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Former Vermont Gov. Madeleine Kunin greets a guest at a Sept. 19 fundraising event in Brattleboro for Emerge Vermont.

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Building a team

Emerge Vermont seeks to get more women elected to public office

Emerge Vermont has scheduled a training session on Nov. 11-13 in Rutland to train candidates for local offices. The application deadline is Oct. 25. Go to www.emergevt.org/training/application for more information.

BRATTLEBORO—Former Vermont Gov. Madeleine Kunin says she has been talking about the need for women to assuming a greater role in governance since the 1970s.

“We really need to be there when issues are talked about,” she said at a Sept. 19 fundraising event at the Catherine Dianich Gallery.

Having women be there at every level of government is the mission of EmergeVT, the local chapter of Emerge America, a nonprofit that trains female Democratic Party candidates in 16 states to run for public office.

EmergeVT has been around for only a few years, but the list of its graduates who have gone on to win local and state races is growing.

Former Brattleboro Selectboard member Donna Macomber is one of them. She is now the chair of Emerge Vermont.

“I really believe that women hold a unique power to provide leadership in a humane way,” Macomber said.

Eleven of Emerge’s alumnae are on the 2016 ballot in Vermont, including incumbent state Sen. Becca Balint, D-Windham, who is running for her second term.

Balint recounted a story of an impromptu reunion in Washington this summer of a group of her friends from her high school years. She remembered how all of them were part of her campaign team when she ran as Democratic vice-presidential candidate Geraldine Ferraro during a mock presidential election at her school in 1984.

Even then, Balint said she realized that a candidate needs “people behind you who believe in you” and “strong male allies to build coalitions and alliances.”

Balint noted that only 2 percent of Americans run for elected office at any level of government, “yet our elected officials are still overwhelmingly white, male, and college-educated.”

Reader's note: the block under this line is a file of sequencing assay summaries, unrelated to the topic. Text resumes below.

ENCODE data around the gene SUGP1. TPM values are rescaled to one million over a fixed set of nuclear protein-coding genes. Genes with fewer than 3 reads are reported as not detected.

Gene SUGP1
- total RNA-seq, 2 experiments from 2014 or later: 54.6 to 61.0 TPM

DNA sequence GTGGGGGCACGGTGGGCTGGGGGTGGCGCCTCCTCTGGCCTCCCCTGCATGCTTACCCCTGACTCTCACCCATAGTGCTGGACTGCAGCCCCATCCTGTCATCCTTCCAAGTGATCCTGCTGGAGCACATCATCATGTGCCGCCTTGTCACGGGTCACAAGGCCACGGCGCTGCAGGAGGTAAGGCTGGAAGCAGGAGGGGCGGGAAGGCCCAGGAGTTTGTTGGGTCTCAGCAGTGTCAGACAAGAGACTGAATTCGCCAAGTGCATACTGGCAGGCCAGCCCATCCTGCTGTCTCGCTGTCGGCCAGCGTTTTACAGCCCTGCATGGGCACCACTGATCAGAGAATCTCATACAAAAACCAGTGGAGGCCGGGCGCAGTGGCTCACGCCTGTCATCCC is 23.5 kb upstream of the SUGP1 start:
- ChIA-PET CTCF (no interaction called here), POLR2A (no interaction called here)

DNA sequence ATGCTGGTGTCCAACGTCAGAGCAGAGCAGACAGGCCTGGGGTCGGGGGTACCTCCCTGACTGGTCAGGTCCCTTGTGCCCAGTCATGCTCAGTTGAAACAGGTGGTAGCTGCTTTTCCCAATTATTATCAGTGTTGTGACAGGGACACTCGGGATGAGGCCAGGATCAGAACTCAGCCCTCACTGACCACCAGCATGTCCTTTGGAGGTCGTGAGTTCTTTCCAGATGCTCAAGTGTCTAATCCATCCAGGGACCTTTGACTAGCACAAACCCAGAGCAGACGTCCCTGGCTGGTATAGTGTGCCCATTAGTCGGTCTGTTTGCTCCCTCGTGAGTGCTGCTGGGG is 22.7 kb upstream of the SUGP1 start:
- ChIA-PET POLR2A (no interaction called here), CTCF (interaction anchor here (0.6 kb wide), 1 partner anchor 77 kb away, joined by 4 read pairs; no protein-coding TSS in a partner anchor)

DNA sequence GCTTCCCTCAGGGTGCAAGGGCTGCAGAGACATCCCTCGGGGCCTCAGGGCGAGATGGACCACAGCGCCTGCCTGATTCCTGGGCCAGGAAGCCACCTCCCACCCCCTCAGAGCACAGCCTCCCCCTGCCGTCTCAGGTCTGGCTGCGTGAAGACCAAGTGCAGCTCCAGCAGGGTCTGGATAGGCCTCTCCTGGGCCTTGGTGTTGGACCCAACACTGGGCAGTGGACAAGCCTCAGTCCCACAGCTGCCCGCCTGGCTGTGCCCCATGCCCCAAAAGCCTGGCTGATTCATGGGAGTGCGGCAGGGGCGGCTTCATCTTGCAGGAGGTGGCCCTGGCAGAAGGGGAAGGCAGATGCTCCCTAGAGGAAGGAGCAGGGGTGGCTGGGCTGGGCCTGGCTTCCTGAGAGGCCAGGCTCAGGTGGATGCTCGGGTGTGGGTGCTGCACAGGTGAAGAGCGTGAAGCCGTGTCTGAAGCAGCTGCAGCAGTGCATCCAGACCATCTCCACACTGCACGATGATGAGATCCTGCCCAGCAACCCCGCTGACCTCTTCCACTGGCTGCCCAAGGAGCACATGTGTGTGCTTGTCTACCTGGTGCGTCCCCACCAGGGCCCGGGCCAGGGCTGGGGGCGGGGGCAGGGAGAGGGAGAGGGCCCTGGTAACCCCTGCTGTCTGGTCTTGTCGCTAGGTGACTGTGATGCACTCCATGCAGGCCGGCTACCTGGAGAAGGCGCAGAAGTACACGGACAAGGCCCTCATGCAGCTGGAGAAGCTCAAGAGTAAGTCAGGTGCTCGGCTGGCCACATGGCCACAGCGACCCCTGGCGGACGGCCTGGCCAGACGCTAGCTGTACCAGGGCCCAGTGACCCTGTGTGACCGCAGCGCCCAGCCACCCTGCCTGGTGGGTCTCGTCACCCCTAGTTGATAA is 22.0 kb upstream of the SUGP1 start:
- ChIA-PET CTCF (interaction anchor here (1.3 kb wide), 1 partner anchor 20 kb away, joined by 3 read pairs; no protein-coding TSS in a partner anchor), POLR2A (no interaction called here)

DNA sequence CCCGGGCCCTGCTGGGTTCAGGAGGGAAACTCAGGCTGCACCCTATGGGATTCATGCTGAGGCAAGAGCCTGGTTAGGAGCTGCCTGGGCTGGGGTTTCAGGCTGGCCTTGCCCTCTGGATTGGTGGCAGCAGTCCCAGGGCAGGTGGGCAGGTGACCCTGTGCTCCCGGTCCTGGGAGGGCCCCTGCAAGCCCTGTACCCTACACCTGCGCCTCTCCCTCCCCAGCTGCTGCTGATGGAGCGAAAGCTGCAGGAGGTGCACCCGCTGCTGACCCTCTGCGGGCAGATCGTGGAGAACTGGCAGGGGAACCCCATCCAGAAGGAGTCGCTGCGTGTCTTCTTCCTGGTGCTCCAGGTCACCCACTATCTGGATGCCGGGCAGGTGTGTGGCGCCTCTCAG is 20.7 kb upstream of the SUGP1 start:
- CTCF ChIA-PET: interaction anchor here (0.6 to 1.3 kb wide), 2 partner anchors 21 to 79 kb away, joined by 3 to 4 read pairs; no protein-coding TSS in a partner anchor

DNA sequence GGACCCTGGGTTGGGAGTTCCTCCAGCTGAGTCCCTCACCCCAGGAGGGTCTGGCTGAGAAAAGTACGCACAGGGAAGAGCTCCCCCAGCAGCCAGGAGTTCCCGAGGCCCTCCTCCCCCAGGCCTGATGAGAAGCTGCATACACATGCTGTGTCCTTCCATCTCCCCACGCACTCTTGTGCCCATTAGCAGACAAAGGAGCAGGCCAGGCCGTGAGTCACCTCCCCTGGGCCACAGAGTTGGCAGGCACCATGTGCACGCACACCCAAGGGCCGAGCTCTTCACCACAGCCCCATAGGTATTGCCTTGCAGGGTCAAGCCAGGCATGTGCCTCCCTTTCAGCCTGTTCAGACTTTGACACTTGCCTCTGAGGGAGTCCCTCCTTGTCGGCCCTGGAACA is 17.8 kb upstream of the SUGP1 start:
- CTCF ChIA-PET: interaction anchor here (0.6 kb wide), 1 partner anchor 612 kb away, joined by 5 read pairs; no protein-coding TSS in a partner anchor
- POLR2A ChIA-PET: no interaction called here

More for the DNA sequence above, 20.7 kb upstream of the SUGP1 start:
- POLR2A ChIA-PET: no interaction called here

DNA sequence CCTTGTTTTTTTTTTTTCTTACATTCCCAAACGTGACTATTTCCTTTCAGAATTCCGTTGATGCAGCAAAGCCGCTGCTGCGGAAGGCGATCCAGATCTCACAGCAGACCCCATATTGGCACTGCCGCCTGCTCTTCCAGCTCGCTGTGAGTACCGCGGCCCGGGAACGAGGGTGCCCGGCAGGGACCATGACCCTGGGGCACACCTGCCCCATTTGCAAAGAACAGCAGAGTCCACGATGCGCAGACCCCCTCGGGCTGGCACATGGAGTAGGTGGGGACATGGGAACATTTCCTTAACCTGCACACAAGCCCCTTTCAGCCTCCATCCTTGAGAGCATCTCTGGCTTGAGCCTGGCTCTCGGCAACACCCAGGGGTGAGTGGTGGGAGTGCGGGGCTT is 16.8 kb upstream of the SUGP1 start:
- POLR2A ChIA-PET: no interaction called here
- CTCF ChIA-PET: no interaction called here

Even in Vermont, while the state Legislature is 40 percent female, Vermonters have never sent a woman to the U.S. House or Senate and have elected only one woman — Kunin — as their governor.

The numbers are even lower at the local level. Only 20 percent of Selectboard members in Vermont are women.

“We don’t have parity yet,” Balint said. “We’re just trying to carve out space, and it is viewed by some as taking too much power.”

Balint said she agreed with the late author Anaïs Nin when she wrote, “How wrong is it for a woman to expect the man to build the world she wants, rather than to create it herself?”

Kunin agreed. “We can’t live our lives through surrogates,” she said.

Yet when women try to take their rightful place in democracy, Kunin said, they are still “judged differently than men.”

She offered the current presidential election as an example, and cited a recent report from The Pew Center that found that Democratic nominee Hillary Clinton got 10 times more negative press coverage than Republican nominee Donald Trump.

Breaking down the sexism in public life takes time, and much progress has been made. But Kunin said it still rankles her that only Vermont and Mississippi have never sent a women to the U.S. House.

“That’s not good company to keep,” she said.

She acknowledged the popularity of Vermont’s current all-male Congressional delegation of Sens. Patrick Leahy and Bernie Sanders and Rep. Peter Welch. But sooner or later, Kunin said, they will retire and she wants the Democrats to field strong female candidates to replace them.

“We need to build up our farm team so we have good candidates and are ready to go when those seats open up,” she said.

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Originally published in The Commons issue #376 (Wednesday, September 28, 2016). This story appeared on page A1.

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